Tag Archives: sensationalized weather forecasts

Still on the Subject of TV Weather Forecasts…

Take a look at the photo below, which The Curmudgeon clipped from a magazine and scanned using his new, handy-dandy Brother DS mobile 600 scanner.

Any guesses for what the picture is advertising?

Maybe The Real Housewives of Philadelphia?

A new Bravo series about rich, gorgeous, women who’re spoiled silly, to join Bravo’s eight or nine other series featuring rich, gorgeous women who’re spoiled silly?

An ad for a strip joint?

Or a Nevada brothel?

Okay, time’s up, and your guesses were all wrong.

This photo features the weather forecasters for Action News, the local ABC affiliate in Philadelphia.

And what do you think the folks at Action News are selling by employing these three highly distinguished meteorologists, dressing and posing them in this manner, and then plastering them on the inside cover of a prominent local magazine?

Yes, that’s right.  Good for you.weather girls 1

Derecho!

Fifty-five years old, probably forty-five of them watching weather reports on television, and last week The Curmudgeon heard for the very first time the word “derecho” used in a forecast.

As The Curmudgeon has written in the past, the television weather people will do anything they can to try to scare us into watching their broadcasts.  The latest is introducing a new word that seems to have been used for the sole purpose of creating alarm.

Anything to try scare us into watching those clowns.

Weathermania!

Local television news has long been a cesspool:  a combination of mindless local boosterism, sensationalism, and an “if it bleeds, it leads” mentality.  As a college junior The Curmudgeon took a course in communications in which the instructor pointed out the unusual frequency with which local television news leads with stories about fires.  The Curmudgeon also has long been amused by how often local television news uses its ability to broadcast live from crime scenes – but often doing so hours after the crime has been committed, the crowds have dispersed, the police have departed, and rain has washed away the chalk outline on the sidewalk.  How often have you watched a breathless reporter standing outside a dark, deserted building where the crime was committed, talking into the camera and trying to pretend there’s any value at all in a live report?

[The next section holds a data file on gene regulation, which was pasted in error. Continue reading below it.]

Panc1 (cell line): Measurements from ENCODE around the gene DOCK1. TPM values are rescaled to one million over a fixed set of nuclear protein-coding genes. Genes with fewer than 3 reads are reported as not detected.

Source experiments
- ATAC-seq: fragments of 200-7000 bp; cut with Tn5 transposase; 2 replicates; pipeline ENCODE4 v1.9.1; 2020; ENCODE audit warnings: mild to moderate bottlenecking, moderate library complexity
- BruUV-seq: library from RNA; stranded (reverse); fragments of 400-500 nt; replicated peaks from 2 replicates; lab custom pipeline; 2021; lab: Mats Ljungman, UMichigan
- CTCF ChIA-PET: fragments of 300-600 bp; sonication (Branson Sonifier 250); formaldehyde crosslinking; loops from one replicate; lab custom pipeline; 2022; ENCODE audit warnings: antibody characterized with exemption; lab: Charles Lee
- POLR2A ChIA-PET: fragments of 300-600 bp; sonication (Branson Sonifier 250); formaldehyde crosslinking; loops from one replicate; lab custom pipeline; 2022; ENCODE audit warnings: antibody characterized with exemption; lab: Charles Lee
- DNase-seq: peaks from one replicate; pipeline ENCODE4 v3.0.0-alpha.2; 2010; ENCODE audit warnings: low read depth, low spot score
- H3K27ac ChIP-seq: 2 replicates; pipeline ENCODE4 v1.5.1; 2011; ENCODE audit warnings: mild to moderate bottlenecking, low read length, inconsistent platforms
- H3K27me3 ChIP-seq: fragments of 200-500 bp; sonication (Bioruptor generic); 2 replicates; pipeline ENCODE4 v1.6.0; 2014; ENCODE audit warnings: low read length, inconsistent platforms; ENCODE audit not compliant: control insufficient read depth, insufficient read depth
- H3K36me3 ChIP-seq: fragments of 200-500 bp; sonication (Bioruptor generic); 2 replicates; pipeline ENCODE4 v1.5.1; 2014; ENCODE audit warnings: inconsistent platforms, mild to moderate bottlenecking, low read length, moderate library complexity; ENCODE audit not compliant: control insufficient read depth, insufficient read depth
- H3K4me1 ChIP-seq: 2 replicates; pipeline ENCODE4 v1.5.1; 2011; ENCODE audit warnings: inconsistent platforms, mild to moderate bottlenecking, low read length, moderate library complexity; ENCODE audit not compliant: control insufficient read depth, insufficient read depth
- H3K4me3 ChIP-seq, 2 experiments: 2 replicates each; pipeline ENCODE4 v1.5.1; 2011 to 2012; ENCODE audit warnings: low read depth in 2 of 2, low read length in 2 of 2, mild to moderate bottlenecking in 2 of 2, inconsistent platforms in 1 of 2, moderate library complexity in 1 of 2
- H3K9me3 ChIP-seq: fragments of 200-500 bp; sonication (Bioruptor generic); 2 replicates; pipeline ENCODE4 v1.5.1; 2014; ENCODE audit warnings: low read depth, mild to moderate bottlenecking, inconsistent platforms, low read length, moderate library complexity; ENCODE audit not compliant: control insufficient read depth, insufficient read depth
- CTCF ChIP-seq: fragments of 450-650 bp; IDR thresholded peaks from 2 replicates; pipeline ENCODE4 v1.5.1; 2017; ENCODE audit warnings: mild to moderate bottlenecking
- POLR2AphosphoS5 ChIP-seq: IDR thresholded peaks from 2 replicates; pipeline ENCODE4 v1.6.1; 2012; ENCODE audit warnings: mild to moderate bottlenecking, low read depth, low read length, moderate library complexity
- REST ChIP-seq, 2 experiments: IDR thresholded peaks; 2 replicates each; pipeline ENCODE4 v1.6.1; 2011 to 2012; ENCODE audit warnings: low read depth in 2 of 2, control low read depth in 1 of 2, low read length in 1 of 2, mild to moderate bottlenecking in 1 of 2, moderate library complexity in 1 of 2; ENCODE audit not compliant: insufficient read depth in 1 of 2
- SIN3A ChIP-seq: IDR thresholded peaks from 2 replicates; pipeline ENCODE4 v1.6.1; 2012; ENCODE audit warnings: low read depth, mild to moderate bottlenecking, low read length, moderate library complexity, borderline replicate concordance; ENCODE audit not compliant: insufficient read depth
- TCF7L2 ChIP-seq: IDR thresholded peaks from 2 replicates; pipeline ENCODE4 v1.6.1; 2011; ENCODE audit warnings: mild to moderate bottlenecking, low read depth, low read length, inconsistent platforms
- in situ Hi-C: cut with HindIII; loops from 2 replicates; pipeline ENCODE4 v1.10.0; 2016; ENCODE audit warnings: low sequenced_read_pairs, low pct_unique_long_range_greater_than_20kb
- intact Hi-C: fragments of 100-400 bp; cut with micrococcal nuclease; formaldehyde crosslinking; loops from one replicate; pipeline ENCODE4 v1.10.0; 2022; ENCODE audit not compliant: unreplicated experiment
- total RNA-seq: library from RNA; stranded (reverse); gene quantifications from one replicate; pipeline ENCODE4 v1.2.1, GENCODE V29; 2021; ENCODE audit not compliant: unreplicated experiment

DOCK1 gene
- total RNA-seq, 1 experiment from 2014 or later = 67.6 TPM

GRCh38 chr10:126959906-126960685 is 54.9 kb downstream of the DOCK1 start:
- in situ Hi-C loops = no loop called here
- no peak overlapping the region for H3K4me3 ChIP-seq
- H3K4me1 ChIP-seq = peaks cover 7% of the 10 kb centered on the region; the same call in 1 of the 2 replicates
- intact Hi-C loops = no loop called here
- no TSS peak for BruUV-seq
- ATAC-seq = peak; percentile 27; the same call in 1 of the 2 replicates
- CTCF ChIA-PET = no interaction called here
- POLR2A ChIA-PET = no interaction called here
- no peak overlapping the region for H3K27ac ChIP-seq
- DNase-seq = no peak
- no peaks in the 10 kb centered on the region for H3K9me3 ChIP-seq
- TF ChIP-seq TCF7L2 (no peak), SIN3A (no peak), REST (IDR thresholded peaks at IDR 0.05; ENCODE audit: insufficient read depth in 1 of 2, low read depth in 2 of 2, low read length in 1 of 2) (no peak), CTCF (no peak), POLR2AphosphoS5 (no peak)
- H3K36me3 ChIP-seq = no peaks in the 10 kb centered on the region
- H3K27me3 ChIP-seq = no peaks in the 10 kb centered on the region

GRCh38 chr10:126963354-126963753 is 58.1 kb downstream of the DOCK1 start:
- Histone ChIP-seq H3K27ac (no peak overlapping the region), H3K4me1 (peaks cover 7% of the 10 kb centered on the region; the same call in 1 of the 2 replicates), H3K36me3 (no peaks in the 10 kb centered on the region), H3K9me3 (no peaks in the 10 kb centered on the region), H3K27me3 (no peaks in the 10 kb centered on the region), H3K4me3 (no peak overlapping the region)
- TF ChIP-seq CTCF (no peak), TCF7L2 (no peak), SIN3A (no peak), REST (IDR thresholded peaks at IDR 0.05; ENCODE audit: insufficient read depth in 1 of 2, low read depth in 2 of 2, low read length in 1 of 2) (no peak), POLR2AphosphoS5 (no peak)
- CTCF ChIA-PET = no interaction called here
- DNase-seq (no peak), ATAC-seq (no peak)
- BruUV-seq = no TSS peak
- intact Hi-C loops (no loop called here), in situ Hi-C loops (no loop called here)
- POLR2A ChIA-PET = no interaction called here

When a local sports team does well and gets an opportunity to perform in the post-season, the sports guys trade in their jock straps for pom-poms and even the anchors get into the act.  With some of them, you just hold your breath and hope they won’t refer to a player “kicking a touchdown” or “shooting a goal.”

Television news especially likes to sensationalize the weather.  When you think about it, there’s no reason why a television news program needs someone just to deliver the forecast.  No one believes television weathercasters formulate the forecasts themselves based on raw satellite data.  No, they just present the forecast provided to them by the national weather service or a private forecasting company.  Do we really care if a high front over the Ohio valley will push in a warm air mass and a high pressure front that will produce rain tomorrow?  Of course we don’t.  All we want to know is whether it will rain tomorrow.  The only reason television news uses different people for weather is that they hope such people will catch on as personalities and attract viewers.  (And if you don’t believe that, why else would one of The Curmudgeon’s favorite television features be the weather forecast on Univision even though he hablas not a single word of Espanol?)

Television news loves snow.  It loves to forecast snow, loves to exaggerate how much snow will fall, loves to talk endlessly about the dangers of snow, and loves to preempt regular programming to show reporters out in the field saying things like “It’s really piling up here in Broomall” or “downtown Haddonfield is covered in snow” or the Peggy Fleming special, “Roosevelt Boulevard is like an ice rink between Welsh Road and Grant Avenue.”